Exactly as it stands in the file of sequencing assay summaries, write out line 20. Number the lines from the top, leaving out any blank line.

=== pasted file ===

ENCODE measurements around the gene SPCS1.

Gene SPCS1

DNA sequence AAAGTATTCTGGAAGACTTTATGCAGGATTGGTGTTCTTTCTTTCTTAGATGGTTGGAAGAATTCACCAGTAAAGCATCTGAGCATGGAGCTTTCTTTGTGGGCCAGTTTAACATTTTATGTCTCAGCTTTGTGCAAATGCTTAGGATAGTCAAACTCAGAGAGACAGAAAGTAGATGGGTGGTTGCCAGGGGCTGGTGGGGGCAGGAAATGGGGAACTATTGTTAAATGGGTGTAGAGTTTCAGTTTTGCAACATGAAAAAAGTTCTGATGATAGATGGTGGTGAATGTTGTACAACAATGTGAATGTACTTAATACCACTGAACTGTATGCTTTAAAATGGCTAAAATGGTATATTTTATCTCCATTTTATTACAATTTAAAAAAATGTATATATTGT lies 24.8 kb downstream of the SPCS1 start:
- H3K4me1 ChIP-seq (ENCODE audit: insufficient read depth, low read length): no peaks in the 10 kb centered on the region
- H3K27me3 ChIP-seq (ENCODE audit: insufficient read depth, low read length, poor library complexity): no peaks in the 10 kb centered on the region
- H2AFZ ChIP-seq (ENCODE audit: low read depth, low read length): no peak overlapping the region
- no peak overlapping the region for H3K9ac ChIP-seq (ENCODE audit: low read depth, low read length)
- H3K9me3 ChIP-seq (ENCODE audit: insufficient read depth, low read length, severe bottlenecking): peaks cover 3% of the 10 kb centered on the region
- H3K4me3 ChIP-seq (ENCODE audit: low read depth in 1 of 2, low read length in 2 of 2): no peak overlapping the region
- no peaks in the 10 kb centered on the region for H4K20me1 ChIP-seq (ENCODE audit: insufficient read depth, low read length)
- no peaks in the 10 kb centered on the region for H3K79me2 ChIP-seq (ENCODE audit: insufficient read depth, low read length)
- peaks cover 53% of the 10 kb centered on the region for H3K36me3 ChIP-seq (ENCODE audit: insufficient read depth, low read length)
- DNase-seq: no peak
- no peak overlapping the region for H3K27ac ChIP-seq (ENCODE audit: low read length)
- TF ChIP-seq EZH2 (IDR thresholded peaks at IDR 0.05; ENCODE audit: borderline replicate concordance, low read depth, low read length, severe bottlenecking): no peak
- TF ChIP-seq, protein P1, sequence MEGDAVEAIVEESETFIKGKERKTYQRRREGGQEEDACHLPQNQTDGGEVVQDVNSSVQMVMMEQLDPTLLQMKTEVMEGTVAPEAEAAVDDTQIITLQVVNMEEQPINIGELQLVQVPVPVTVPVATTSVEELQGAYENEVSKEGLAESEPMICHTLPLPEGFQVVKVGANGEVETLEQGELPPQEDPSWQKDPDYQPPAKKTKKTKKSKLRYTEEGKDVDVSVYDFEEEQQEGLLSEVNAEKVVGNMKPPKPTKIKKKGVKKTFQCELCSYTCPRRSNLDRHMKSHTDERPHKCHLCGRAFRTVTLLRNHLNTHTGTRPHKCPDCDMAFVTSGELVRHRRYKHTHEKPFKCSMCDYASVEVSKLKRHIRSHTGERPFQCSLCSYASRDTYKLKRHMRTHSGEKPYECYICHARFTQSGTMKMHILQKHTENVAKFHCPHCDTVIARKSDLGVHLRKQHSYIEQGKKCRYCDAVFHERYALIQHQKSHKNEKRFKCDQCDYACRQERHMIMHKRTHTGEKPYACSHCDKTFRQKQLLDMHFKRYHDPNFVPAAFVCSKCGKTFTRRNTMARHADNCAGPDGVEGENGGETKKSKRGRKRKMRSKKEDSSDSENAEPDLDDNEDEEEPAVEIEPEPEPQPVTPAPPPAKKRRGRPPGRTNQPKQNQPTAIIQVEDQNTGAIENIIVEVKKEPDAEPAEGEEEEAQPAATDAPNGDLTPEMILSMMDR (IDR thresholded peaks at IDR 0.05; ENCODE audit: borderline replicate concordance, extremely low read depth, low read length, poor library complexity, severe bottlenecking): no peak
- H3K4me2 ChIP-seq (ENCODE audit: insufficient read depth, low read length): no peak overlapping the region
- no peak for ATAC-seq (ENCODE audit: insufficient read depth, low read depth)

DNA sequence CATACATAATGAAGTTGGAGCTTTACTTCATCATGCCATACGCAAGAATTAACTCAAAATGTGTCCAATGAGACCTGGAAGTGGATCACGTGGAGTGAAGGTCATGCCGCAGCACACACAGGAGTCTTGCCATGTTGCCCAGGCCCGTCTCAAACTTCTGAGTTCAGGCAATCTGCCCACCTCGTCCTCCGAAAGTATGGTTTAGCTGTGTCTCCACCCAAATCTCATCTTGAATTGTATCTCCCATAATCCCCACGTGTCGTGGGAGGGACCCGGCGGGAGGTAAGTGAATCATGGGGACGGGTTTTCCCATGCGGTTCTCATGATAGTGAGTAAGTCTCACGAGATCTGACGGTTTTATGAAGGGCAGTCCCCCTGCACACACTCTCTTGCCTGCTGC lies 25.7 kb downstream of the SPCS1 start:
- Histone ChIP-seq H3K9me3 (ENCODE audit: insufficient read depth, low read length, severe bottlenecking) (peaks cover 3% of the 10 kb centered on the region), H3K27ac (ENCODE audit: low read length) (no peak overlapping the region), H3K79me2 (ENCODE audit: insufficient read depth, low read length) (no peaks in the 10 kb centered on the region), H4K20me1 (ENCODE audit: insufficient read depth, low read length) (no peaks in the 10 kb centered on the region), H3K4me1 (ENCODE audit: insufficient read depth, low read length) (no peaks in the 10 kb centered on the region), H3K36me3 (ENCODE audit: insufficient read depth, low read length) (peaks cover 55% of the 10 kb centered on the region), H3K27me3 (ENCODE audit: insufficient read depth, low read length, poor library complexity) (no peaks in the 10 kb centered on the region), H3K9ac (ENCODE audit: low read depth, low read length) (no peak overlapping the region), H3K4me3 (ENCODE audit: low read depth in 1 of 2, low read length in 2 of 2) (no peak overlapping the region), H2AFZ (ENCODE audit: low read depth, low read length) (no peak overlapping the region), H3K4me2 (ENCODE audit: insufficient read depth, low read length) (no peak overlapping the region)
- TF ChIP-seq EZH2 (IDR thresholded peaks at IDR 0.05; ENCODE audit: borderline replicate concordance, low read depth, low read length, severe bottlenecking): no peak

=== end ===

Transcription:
- Histone ChIP-seq H3K9me3 (ENCODE audit: insufficient read depth, low read length, severe bottlenecking) (peaks cover 3% of the 10 kb centered on the region), H3K27ac (ENCODE audit: low read length) (no peak overlapping the region), H3K79me2 (ENCODE audit: insufficient read depth, low read length) (no peaks in the 10 kb centered on the region), H4K20me1 (ENCODE audit: insufficient read depth, low read length) (no peaks in the 10 kb centered on the region), H3K4me1 (ENCODE audit: insufficient read depth, low read length) (no peaks in the 10 kb centered on the region), H3K36me3 (ENCODE audit: insufficient read depth, low read length) (peaks cover 55% of the 10 kb centered on the region), H3K27me3 (ENCODE audit: insufficient read depth, low read length, poor library complexity) (no peaks in the 10 kb centered on the region), H3K9ac (ENCODE audit: low read depth, low read length) (no peak overlapping the region), H3K4me3 (ENCODE audit: low read depth in 1 of 2, low read length in 2 of 2) (no peak overlapping the region), H2AFZ (ENCODE audit: low read depth, low read length) (no peak overlapping the region), H3K4me2 (ENCODE audit: insufficient read depth, low read length) (no peak overlapping the region)